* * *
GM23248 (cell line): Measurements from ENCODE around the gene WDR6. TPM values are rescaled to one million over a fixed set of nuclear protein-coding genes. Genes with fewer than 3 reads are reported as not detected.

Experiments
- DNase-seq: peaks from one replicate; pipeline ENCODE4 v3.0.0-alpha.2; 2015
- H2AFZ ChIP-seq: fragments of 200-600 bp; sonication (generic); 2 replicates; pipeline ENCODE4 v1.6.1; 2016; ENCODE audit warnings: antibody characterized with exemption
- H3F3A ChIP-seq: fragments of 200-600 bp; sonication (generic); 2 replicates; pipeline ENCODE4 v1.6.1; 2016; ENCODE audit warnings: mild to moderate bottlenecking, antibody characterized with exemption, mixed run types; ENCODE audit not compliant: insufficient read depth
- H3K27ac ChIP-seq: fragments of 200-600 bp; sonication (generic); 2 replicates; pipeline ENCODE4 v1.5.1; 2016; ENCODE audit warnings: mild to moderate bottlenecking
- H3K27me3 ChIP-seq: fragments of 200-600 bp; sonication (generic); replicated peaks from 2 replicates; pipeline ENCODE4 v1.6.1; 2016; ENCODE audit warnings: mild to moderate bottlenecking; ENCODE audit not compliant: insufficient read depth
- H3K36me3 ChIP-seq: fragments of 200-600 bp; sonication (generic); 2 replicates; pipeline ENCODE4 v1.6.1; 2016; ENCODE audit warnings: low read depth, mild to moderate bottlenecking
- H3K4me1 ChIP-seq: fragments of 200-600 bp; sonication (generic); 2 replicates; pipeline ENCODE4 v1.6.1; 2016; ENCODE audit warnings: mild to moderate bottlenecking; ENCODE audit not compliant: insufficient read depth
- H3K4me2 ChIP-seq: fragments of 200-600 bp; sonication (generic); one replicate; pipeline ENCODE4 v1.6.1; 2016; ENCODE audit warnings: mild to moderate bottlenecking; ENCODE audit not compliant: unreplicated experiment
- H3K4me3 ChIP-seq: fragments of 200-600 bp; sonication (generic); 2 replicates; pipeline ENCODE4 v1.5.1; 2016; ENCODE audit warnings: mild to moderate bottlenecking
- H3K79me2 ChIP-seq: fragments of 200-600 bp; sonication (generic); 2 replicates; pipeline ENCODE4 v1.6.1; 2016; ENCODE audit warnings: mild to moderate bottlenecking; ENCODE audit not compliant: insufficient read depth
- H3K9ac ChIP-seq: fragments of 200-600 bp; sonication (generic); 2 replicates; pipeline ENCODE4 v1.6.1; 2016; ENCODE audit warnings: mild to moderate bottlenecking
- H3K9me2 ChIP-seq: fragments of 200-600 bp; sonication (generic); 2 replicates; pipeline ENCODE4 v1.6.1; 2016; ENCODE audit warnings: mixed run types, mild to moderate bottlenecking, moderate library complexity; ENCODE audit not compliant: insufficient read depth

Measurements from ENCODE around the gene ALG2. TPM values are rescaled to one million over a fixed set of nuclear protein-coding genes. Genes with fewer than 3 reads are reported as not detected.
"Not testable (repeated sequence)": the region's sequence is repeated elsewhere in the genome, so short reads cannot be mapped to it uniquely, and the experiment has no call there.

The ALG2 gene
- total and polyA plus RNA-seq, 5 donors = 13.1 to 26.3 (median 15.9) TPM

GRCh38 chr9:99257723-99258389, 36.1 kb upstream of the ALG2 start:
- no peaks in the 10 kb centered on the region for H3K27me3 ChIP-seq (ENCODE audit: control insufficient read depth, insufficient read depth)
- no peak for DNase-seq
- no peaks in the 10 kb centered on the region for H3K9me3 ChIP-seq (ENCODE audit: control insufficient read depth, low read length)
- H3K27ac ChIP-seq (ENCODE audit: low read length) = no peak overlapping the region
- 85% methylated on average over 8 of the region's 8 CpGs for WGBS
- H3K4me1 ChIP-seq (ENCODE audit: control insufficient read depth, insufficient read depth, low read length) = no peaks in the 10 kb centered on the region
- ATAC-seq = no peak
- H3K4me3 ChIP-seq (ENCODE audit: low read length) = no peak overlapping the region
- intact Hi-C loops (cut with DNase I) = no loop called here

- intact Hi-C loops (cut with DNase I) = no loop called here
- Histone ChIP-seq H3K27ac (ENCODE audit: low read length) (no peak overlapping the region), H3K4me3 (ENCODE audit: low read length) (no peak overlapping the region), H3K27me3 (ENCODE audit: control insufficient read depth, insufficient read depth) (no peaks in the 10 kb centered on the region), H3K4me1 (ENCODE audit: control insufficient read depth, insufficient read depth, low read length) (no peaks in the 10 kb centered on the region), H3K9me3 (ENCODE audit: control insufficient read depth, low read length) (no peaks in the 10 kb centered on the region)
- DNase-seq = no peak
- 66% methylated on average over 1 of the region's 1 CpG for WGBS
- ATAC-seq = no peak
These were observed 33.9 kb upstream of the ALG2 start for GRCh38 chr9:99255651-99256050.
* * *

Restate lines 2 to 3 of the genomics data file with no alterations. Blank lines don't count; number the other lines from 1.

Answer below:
Experiments
- DNase-seq: peaks from one replicate; pipeline ENCODE4 v3.0.0-alpha.2; 2015